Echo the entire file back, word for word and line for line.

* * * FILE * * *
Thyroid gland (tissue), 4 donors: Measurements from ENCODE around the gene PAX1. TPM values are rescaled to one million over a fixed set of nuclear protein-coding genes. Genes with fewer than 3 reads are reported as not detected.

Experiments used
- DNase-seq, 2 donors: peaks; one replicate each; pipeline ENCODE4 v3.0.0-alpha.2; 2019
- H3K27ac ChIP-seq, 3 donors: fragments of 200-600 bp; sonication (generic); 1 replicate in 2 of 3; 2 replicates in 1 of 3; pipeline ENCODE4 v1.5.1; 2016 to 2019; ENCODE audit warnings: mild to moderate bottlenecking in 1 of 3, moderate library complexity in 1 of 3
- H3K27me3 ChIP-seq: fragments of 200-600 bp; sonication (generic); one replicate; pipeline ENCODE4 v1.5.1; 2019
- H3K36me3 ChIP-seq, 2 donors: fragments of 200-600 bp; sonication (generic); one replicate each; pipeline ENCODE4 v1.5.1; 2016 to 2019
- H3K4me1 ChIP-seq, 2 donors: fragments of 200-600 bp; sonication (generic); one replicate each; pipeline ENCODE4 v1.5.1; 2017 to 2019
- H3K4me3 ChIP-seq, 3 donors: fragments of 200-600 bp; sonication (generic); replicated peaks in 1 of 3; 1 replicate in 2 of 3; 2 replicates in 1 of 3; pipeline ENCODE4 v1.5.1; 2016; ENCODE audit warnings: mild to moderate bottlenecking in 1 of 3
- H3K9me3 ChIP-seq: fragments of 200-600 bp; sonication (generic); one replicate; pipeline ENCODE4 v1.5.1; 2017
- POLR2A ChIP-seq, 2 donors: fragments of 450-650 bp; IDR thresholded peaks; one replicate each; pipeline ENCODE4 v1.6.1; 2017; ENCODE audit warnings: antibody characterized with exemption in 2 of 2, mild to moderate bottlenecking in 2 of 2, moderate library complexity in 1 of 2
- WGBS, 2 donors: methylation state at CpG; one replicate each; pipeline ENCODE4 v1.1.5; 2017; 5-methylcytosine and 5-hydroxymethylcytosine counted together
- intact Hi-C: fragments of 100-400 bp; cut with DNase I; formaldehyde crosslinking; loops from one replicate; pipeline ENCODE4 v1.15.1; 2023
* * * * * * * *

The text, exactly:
Thyroid gland (tissue), 4 donors: Measurements from ENCODE around the gene PAX1. TPM values are rescaled to one million over a fixed set of nuclear protein-coding genes. Genes with fewer than 3 reads are reported as not detected.

Experiments used
- DNase-seq, 2 donors: peaks; one replicate each; pipeline ENCODE4 v3.0.0-alpha.2; 2019
- H3K27ac ChIP-seq, 3 donors: fragments of 200-600 bp; sonication (generic); 1 replicate in 2 of 3; 2 replicates in 1 of 3; pipeline ENCODE4 v1.5.1; 2016 to 2019; ENCODE audit warnings: mild to moderate bottlenecking in 1 of 3, moderate library complexity in 1 of 3
- H3K27me3 ChIP-seq: fragments of 200-600 bp; sonication (generic); one replicate; pipeline ENCODE4 v1.5.1; 2019
- H3K36me3 ChIP-seq, 2 donors: fragments of 200-600 bp; sonication (generic); one replicate each; pipeline ENCODE4 v1.5.1; 2016 to 2019
- H3K4me1 ChIP-seq, 2 donors: fragments of 200-600 bp; sonication (generic); one replicate each; pipeline ENCODE4 v1.5.1; 2017 to 2019
- H3K4me3 ChIP-seq, 3 donors: fragments of 200-600 bp; sonication (generic); replicated peaks in 1 of 3; 1 replicate in 2 of 3; 2 replicates in 1 of 3; pipeline ENCODE4 v1.5.1; 2016; ENCODE audit warnings: mild to moderate bottlenecking in 1 of 3
- H3K9me3 ChIP-seq: fragments of 200-600 bp; sonication (generic); one replicate; pipeline ENCODE4 v1.5.1; 2017
- POLR2A ChIP-seq, 2 donors: fragments of 450-650 bp; IDR thresholded peaks; one replicate each; pipeline ENCODE4 v1.6.1; 2017; ENCODE audit warnings: antibody characterized with exemption in 2 of 2, mild to moderate bottlenecking in 2 of 2, moderate library complexity in 1 of 2
- WGBS, 2 donors: methylation state at CpG; one replicate each; pipeline ENCODE4 v1.1.5; 2017; 5-methylcytosine and 5-hydroxymethylcytosine counted together
- intact Hi-C: fragments of 100-400 bp; cut with DNase I; formaldehyde crosslinking; loops from one replicate; pipeline ENCODE4 v1.15.1; 2023